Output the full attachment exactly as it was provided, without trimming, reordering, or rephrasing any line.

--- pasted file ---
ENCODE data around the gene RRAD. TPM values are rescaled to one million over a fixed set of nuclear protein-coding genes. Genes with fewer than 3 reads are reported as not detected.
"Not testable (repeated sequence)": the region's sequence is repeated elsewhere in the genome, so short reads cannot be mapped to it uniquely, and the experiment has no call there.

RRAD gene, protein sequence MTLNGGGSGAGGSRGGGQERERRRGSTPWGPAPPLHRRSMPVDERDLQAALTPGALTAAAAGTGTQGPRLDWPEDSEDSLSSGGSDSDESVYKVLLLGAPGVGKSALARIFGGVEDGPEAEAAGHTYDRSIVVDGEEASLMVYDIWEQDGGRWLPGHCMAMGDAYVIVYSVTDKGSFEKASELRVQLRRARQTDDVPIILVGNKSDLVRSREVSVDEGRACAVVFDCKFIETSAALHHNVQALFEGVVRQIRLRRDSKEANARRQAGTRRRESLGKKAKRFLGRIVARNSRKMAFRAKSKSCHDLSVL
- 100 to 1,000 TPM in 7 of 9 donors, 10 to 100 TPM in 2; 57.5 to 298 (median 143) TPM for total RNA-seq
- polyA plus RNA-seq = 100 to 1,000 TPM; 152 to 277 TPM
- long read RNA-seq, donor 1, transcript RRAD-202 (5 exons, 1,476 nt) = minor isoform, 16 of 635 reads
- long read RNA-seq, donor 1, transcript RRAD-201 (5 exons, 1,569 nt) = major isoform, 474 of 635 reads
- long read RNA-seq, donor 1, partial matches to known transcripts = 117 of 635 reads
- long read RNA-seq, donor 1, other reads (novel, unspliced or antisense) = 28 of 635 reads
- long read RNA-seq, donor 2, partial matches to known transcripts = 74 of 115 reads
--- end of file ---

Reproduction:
ENCODE data around the gene RRAD. TPM values are rescaled to one million over a fixed set of nuclear protein-coding genes. Genes with fewer than 3 reads are reported as not detected.
"Not testable (repeated sequence)": the region's sequence is repeated elsewhere in the genome, so short reads cannot be mapped to it uniquely, and the experiment has no call there.

RRAD gene, protein sequence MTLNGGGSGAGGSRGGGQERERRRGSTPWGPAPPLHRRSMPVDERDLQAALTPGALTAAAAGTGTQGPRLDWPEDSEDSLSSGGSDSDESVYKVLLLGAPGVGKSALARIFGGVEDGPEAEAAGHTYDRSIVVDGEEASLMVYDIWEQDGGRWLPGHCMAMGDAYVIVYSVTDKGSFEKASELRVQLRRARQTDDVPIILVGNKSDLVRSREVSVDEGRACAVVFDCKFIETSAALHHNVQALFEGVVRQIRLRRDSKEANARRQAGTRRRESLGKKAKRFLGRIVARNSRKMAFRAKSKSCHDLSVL
- 100 to 1,000 TPM in 7 of 9 donors, 10 to 100 TPM in 2; 57.5 to 298 (median 143) TPM for total RNA-seq
- polyA plus RNA-seq = 100 to 1,000 TPM; 152 to 277 TPM
- long read RNA-seq, donor 1, transcript RRAD-202 (5 exons, 1,476 nt) = minor isoform, 16 of 635 reads
- long read RNA-seq, donor 1, transcript RRAD-201 (5 exons, 1,569 nt) = major isoform, 474 of 635 reads
- long read RNA-seq, donor 1, partial matches to known transcripts = 117 of 635 reads
- long read RNA-seq, donor 1, other reads (novel, unspliced or antisense) = 28 of 635 reads
- long read RNA-seq, donor 2, partial matches to known transcripts = 74 of 115 reads